High school graduates will soon face the challenges of finding a job, paying bills and taxes, finding a place to live and navigating credit cards, bank accounts, mortgages, student loans and more. Some teenagers face these burdens even before they graduate because they have to help provide for their families. Managing money is daunting at any age, but it’s especially difficult when one is starting out. Losing even a little money early on to fees, fines or bad investments can be crippling, and a poor credit rating can stick around and hurt a young person for years.
Fewer than 1 in 4 high school students are required to take a personal finance course before graduation, according to Next Gen Personal Finance, which assesses high school curriculums and advocates for all students to have access to basic money education by 2025. The situation is even worse in many schools that are predominantly non-White and lower-income. Only about 1 in 20 Black and Brown students have a chance to take a personal finance class before graduation unless they live in a state that offers it to everyone, the organization found.
Critics of these types of programs argue they are a Band-Aid that hides the deeper problems in the U.S. financial industry where lower-income families and people of color are often preyed upon with high-fee products and, in some cases, face outright discrimination in accessing loans and other basic services. Personal finance classes are not a magic cure. But they should go hand in hand with efforts to reform the banking system to make it fairer for all. Giving young people a basic education in how the financial system works isn’t just about helping them avoid the worst options; it’s about helping them pick the best path.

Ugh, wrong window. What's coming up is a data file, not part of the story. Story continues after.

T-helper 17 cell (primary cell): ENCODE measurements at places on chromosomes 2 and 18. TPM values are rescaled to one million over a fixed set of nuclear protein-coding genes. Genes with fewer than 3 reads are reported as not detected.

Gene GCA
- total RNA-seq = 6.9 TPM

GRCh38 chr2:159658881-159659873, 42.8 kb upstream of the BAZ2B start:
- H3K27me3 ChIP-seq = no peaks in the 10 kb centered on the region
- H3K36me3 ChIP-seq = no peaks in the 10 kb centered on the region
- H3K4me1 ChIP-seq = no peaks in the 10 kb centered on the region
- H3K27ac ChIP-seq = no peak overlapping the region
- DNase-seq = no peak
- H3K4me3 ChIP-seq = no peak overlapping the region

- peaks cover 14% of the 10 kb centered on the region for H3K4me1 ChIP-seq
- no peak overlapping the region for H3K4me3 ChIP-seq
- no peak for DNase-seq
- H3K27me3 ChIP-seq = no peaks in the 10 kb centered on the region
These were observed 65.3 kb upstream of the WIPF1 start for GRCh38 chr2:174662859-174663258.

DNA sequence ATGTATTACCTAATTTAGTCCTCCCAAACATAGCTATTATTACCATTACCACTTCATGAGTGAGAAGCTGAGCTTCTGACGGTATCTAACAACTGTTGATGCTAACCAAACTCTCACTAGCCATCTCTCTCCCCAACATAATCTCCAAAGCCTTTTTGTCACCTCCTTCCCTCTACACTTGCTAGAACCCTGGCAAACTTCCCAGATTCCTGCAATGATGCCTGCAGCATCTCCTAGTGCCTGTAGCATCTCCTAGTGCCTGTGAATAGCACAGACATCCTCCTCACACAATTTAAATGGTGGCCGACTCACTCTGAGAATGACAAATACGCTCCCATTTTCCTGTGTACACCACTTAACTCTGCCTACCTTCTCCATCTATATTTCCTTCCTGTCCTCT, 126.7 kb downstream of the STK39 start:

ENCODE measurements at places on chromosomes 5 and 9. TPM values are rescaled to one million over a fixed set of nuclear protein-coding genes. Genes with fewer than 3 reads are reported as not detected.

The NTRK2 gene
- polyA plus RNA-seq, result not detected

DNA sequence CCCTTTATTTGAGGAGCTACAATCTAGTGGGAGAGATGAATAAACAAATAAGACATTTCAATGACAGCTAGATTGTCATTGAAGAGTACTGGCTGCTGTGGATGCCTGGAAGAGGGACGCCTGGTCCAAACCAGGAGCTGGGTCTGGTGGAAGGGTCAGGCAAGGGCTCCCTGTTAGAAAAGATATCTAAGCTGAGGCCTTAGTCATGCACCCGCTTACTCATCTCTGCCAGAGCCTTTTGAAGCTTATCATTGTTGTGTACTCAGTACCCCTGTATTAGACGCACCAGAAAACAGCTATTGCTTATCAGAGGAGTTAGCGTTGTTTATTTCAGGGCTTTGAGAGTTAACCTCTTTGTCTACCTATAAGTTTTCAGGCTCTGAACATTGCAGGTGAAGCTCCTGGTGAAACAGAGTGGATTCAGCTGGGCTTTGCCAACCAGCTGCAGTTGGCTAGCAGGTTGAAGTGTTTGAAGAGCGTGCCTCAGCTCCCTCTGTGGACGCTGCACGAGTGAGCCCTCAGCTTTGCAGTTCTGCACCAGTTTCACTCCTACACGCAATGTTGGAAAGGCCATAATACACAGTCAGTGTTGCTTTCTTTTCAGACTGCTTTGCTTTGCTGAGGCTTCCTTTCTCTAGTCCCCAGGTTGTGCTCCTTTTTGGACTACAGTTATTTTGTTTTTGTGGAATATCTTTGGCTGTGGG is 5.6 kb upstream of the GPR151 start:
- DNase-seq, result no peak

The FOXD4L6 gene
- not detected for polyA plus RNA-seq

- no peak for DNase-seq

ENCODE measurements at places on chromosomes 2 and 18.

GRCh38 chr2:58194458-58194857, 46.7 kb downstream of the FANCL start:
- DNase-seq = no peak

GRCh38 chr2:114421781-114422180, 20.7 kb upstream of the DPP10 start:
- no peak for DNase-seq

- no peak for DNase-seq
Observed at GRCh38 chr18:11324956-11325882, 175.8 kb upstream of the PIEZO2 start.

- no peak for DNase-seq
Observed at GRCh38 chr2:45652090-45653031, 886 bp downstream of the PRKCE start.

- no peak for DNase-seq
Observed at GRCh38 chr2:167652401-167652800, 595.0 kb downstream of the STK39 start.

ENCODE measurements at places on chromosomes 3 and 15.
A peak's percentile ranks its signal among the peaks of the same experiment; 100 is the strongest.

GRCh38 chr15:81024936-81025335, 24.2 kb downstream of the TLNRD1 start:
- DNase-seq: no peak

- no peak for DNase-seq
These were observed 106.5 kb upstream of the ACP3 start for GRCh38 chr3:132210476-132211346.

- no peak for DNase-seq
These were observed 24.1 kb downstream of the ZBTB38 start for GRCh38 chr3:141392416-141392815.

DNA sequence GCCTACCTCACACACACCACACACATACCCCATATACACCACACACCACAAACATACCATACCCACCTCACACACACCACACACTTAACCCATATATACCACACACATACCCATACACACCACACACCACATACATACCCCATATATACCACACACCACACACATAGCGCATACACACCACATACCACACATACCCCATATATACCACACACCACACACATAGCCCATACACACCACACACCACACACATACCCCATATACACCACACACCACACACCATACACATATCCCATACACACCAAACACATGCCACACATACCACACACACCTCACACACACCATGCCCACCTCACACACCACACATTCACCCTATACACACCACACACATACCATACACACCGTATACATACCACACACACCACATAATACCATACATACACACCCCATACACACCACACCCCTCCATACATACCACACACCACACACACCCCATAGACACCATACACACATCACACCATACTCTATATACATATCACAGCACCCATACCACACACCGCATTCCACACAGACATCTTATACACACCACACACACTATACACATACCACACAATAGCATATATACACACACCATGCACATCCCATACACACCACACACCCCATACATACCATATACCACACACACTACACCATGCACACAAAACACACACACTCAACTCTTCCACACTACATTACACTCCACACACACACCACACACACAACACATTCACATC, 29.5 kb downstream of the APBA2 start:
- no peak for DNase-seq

Similarly, those who argue that all students need is a basic understanding of mathematics and compound interest are naive. Being savvy at personal finance today is as much about knowing how to navigate paperwork and legal terms as it is about basic math. Customers have to pick between different bank accounts and fee structures, different loan types and traditional banks vs. non-bank lenders. The recent surge in “buy now, pay later” options at many stores is yet another reminder of how quickly old ideas can be repackaged for the digital age and catch consumers off-guard. And then there’s the rise of bitcoin and other cryptocurrencies.
The fact that Michigan’s bill passed overwhelmingly highlights how this is a rare bipartisan issue. We are glad to see Virginia is one of the top-ranked states for personal finance education, according to Next Gen Personal Finance. Maryland is ranked in the middle, and D.C. is sadly ranked 49th. Personal finance should be as core to a high school education as Shakespeare and algebra.